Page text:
This is the first in a series of posts looking at online takedowns. In this post we provide a general summary of the regulations that establish the takedown procedures for copyright subject matter.

China take down notices.

Copyright takedowns in China

The copyright takedown regulations protect the right of “communication through an information network.” This right is one of several comprising the copyright in audiovisual recordings and sound recordings under Chinese copyright law. References below to “recordings” include both sound recordings and audiovisual recordings.

The right of communication through an information network means the right to make recordings available, by wire or wireless means, to members of the public from places, and at times, chosen by them individually. Making recordings available to the public through an information network requires permission of the right owner. The right owner is entitled to remuneration when the right is exercised.

The regulations apply to “network service providers” (网络服务提供者)and to “service recipients” (服务对象), but neither term is defined. A service recipient can be any person or any legal entity that causes content to be posted online.

There seem to be two kinds of network service providers: Internet access providers (IAPs) and Internet presence providers (IPPs).

IAPs are entities that provide access to the Internet. Examples of Chinese IAPs include China Telecom, China Mobile and China Netcom.

IPPs provide network space for users to upload information. They also provide search engine services. IPPs often provide the disk space, high-speed Internet connection, or even the web site design, for those wanting an Internet presence. Youku, v.qq.com and www.letv.com are examples of Chinese IPPs.

This is how the copyright takedown system applies to network service providers and service recipients:

  • The right owner may give written notice to the network service provider requiring the removal of a recording if the right owner believes that the information network is infringing the right by allowing the recording to be stored, searched or linked without approval. The notice must contain certain details, including preliminary proof of infringement.
  • After receiving a notice, the service provider must promptly remove the recording or disconnect the link. The service provider must then forward the notice to the service recipient.
  • The right owner is liable in damages if, as a result of a notice, the service provider wrongly removes or wrongly disconnects and this causes loss to the service recipient.
  • If the service recipient believes the network communication right has not been infringed it may deliver an explanatory statement to the service provider and request reinstatement of the recording or the link.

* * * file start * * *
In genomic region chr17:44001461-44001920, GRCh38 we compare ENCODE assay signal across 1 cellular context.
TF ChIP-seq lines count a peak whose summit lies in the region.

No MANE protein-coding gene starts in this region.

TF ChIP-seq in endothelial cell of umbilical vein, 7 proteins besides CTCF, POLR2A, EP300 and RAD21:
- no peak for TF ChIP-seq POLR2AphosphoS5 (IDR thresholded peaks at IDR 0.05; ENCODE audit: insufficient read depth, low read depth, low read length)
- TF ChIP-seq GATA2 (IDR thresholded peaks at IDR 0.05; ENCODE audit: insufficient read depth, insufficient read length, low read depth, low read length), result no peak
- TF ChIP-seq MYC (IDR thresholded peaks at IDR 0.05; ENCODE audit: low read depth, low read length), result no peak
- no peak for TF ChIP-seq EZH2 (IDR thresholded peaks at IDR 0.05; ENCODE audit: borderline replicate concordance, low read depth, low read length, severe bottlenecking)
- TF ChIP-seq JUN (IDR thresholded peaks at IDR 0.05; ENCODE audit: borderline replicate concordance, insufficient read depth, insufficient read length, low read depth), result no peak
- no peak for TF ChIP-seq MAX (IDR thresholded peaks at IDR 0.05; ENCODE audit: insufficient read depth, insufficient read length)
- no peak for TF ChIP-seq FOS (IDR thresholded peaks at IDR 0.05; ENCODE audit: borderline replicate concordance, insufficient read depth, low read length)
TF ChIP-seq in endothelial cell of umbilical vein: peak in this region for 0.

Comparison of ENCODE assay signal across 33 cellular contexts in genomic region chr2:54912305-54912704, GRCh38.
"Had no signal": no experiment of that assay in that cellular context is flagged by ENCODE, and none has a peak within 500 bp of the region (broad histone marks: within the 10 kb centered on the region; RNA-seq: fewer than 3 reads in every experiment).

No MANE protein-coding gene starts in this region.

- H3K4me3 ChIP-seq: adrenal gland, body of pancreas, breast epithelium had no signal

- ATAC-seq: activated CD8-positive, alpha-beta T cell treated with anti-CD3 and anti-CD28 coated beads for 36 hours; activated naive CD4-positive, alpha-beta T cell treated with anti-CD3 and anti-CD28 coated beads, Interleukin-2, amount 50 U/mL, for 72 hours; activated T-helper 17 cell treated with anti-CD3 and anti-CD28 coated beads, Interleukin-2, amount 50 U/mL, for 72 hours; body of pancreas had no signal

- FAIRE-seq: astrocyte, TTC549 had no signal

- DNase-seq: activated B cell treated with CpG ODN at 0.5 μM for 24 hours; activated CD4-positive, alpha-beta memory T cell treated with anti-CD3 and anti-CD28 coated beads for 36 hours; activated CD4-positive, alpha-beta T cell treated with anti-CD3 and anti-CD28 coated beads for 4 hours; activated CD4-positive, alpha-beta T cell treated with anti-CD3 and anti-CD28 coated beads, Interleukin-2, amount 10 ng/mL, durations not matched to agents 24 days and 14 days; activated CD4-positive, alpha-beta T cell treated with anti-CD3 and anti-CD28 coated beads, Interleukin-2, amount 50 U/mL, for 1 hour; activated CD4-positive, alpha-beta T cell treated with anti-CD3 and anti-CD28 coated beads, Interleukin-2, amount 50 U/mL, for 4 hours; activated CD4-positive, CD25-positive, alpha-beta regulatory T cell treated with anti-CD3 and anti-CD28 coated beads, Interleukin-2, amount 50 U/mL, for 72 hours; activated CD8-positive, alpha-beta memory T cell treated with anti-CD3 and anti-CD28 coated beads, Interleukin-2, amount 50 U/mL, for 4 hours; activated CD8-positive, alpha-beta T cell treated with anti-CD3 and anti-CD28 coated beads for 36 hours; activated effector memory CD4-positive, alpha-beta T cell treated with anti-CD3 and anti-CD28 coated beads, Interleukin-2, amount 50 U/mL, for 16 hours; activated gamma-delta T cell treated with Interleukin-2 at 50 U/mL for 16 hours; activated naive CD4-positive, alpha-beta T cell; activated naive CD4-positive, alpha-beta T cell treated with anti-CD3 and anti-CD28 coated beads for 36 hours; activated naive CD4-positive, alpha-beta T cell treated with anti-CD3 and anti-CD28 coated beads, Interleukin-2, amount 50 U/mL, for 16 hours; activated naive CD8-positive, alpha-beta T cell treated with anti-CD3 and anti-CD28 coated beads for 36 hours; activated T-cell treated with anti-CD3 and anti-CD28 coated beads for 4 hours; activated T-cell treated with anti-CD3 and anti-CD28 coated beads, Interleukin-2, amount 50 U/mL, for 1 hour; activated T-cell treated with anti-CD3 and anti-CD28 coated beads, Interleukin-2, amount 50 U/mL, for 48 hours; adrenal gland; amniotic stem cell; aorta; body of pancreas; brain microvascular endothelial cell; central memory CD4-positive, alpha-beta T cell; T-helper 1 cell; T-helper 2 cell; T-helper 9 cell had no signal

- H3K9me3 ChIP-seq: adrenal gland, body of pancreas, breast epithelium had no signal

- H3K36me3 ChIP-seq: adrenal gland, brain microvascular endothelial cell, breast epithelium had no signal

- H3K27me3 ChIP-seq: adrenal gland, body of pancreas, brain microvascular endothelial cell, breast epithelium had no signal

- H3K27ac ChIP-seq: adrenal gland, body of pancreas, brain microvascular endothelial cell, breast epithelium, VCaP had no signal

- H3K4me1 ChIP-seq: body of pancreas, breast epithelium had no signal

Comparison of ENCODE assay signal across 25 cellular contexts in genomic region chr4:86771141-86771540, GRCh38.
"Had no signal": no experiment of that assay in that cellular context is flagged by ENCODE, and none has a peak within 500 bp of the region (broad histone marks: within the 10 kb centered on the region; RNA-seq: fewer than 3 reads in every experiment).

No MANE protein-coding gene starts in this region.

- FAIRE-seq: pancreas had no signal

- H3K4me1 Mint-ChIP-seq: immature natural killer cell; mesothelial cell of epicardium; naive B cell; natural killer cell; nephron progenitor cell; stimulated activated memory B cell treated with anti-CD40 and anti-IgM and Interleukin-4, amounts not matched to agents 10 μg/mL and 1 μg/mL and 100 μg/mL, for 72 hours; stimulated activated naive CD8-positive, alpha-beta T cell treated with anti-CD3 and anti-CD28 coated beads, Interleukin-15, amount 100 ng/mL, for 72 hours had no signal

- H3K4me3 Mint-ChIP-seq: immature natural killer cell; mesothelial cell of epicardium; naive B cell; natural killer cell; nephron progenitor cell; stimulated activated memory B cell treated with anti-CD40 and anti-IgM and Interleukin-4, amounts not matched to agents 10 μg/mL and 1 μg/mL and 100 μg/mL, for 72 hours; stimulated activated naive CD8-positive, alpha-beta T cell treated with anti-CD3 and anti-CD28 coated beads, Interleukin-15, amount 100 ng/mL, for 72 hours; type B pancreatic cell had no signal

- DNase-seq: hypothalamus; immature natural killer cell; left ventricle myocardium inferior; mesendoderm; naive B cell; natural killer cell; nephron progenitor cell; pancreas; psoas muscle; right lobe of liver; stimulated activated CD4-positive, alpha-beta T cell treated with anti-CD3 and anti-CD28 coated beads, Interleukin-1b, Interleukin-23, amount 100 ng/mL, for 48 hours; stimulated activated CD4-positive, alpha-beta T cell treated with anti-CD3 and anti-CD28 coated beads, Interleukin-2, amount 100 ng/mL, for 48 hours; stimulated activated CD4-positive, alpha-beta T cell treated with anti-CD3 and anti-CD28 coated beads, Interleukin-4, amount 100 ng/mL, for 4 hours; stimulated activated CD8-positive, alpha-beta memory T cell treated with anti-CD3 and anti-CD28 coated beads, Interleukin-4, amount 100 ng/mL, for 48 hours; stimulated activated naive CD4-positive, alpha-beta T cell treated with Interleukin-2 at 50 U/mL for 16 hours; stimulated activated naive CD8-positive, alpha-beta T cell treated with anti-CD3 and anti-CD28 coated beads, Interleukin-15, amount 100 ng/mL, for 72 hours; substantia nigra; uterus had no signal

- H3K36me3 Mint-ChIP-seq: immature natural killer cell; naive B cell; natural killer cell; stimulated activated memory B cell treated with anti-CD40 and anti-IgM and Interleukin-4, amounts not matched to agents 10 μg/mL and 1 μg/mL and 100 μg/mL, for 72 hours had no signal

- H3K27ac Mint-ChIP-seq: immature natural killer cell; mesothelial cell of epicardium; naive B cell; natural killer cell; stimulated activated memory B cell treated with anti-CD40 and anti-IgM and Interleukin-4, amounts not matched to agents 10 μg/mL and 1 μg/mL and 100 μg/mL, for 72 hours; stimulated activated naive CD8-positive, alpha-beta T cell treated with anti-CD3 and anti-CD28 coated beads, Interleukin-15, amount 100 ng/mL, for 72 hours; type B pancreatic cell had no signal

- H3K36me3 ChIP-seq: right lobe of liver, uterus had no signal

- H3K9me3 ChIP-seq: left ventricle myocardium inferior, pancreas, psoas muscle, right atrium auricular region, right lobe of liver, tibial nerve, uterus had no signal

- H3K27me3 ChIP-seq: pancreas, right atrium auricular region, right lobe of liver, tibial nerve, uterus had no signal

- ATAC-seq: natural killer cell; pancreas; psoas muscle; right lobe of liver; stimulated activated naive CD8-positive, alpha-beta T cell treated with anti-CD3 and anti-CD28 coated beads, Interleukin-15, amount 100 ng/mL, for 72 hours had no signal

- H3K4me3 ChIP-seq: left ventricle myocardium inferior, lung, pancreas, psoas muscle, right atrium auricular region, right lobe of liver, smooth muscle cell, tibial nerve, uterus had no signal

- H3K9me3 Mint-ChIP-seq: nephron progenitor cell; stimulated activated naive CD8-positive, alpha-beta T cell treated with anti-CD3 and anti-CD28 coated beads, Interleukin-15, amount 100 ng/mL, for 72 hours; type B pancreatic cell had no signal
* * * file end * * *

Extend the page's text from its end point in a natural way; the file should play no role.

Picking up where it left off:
• If the service provider receives such a statement it must promptly replace the recording or reinstate the link and then send the explanatory statement to the right holder.
  • On receiving an explanatory statement the right owner cannot issue a fresh complaint and would, we presume, need to initiate court proceedings to take the matter further.
  • A service provider that does not follow these procedures can be required to cease the infringement, issue an apology, eliminate the “bad effects” or compensate the right owner for losses. If the public interest is affected the authorities can confiscate any illegal gains and impose fines. In serious cases, computers and other equipment used to provide a network service can be confiscated.

The regulations draw a distinction between service providers that provide searching or linking services and those that provide storage space. The liabilities of each are different. We look at this distinction in our next post.

China Property Guide and the Rest of the World Too

Posted in Recommended Reading
Shanghai's French Concession. A nice place to live in Shanghai.

The French Concession: a nice place to live in Shanghai.

For years now, I have been recommending the Global Property Guide as a good first stop to my residential real estate developer clients and to anyone else who asks me about China residential real estate. I did so yet again today. And then I realized that I have never listed it on here for everyone else, so I am doing so now.

This site is a terrific first (maybe even second) stop for anyone interested in international residential real estate. Within its site it contains just about every residential real estate statistic and prediction on just about any country you could ever want.

If you are contemplating buying, selling, or renting a property in any major city in the world, I recommend you at least check out the Global Property Guide. It makes for a good initial China property guide as well, and here is their China real estate page.